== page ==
There’s an indicated resource of 500,000 pounds of uranium and an estimated resource of 2.7mm pounds of vanadium at United Battery Metals (UBM, UBMCF) Wray Mesa Project in Colorado.

The mineral resource base estimate here was made using a 739-drill hole database showing an indicated resource of approximately 500,000 pounds of uranium and an estimated resource of some 2.7 million pounds of vanadium.

With current ferro vanadium prices at $79 per kilogram, 2.7 million pounds (1,227,000 Kg) would be a $96M gross take for a company that has a market cap of roughly $20 million. Ferro vanadium is an alloy made from vanadium and iron. Current unprocessed vanadium prices are about $18.50 per pound. And that’s not even considering new exploration.

Nor does United Battery Metals (UBM, UBMCF) have all its eggs in a single rare earth’s basket: This was originally a uranium resource, and this is a double win because vanadium can also be used in nuclear energy.

#4 Vanadium Prices Under Severe Pressure

Vanadium prices soared more than 130 percent in the past year, outperforming other battery metals like cobalt, lithium and nickel. By January of this year, prices of ferro-vanadium (VAN-FERRO-LON) had hit a nine-year high of $59/kg. They’ve gained $20 since then.

#5 The Super-Charged Electric Evolution

The world doesn’t just need a ton of batteries anymore-it needs scale, and lithium won’t cut it.

Tesla’s battery Gigafactory in Nevada has seen a lot of press. But it’s nothing compared to the vanadium redux-flow battery factory belonging to Rongke Power in China. It covers an area bigger than 20 soccer fields.

Having a primary supply of vanadium electrolyte is key to winning this game, and United Battery Metals has already staked out America’s key strategic patch in Colorado.

Today, nearly all of the world’s vanadium comes from South Africa, China and Russia. The U.S. has been missing out on this revolution, but with its first vanadium resource identified, and the trade war with China heating up, the timing could not be better for UBM.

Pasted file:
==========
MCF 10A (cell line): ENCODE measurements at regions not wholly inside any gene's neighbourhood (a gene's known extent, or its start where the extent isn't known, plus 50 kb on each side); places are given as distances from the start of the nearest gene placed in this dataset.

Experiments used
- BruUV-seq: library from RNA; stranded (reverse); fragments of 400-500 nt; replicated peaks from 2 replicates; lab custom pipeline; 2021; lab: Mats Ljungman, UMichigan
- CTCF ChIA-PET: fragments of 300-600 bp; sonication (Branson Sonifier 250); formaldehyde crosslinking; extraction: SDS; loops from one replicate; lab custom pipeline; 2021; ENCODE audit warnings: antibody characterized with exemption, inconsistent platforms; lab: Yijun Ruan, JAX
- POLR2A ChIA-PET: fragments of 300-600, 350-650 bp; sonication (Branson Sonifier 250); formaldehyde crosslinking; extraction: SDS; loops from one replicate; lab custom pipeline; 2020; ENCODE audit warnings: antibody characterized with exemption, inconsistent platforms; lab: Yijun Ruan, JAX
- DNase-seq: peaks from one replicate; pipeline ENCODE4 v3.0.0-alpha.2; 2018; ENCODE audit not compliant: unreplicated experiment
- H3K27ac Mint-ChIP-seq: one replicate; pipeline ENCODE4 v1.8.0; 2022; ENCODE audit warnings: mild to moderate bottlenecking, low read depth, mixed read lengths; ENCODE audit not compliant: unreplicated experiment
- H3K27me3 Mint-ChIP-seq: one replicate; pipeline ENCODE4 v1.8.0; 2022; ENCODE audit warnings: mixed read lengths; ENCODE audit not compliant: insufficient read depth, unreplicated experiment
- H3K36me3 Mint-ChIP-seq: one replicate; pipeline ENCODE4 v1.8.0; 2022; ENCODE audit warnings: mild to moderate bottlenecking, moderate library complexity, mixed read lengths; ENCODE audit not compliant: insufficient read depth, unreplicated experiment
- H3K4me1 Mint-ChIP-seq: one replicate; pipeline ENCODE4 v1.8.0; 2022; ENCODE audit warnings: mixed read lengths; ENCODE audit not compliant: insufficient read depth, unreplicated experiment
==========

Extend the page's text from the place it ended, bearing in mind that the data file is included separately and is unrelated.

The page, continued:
In United Battery Metals (UBM, UBMCF), there is a team of experienced rare earth geologists sitting on the only American vanadium that experts know about.

Now that the Chinese are pushing vanadium religiously, the U.S. needs to catch up. A $10-million market cap company sitting on an estimated resource of 2.7 million pounds of vanadium will help it do that.

Other companies poised to transform the energy and mining industries:

Cameco Corporation (NYSE: CCJ) Cameco is one of the largest global producers and sellers of uranium and nuclear fuel. Its operating uranium properties include the McArthur River/Key Lake, Cigar Lake, and Rabbit Lake properties located in Saskatchewan, Canada; the Inkai property situated in Kazakhstan; the Smith Ranch-Highland property located in Wyoming, the United States; and the Crow Butte property situated in Nebraska.

While many analysts see low uranium prices as a problem for miners, the OPEC -like move from world uranium leader Kazakhstan to bump prices has benefited Cameco and its peers significantly.

First Vanadium Corp (OTC: CCCCF) is a full-blown mining company based in North America. The company engages in the exploration for copper, zinc, silver, gold, and of course, vanadium.
Recently, First Vanadium reported its Phase 2 drill results for its massive Nevada-based vanadium project, exceeding initial expectations. CEO Paul Cowley noted, “The higher grades in a second twinned hole are very promising indicators for our project.”

Teck Resources (NYSE: TECK): Teck Resources is a diversified miner with years of experience producing a variety of metals, including two vital ingredients in the EV revolution, copper and zinc.
In late August, Teck suffered a slight production hiccup as wildfires wreaked havoc on the British Colombia province. After a brief outage, however, the company’s lead smelting operations are back up and running.
Currently, Teck is looking to begin its ambitious $4.8 billion upgrade of the Quebrada Blanca copper mine in northern Chile, though the company has yet to set an exact start date.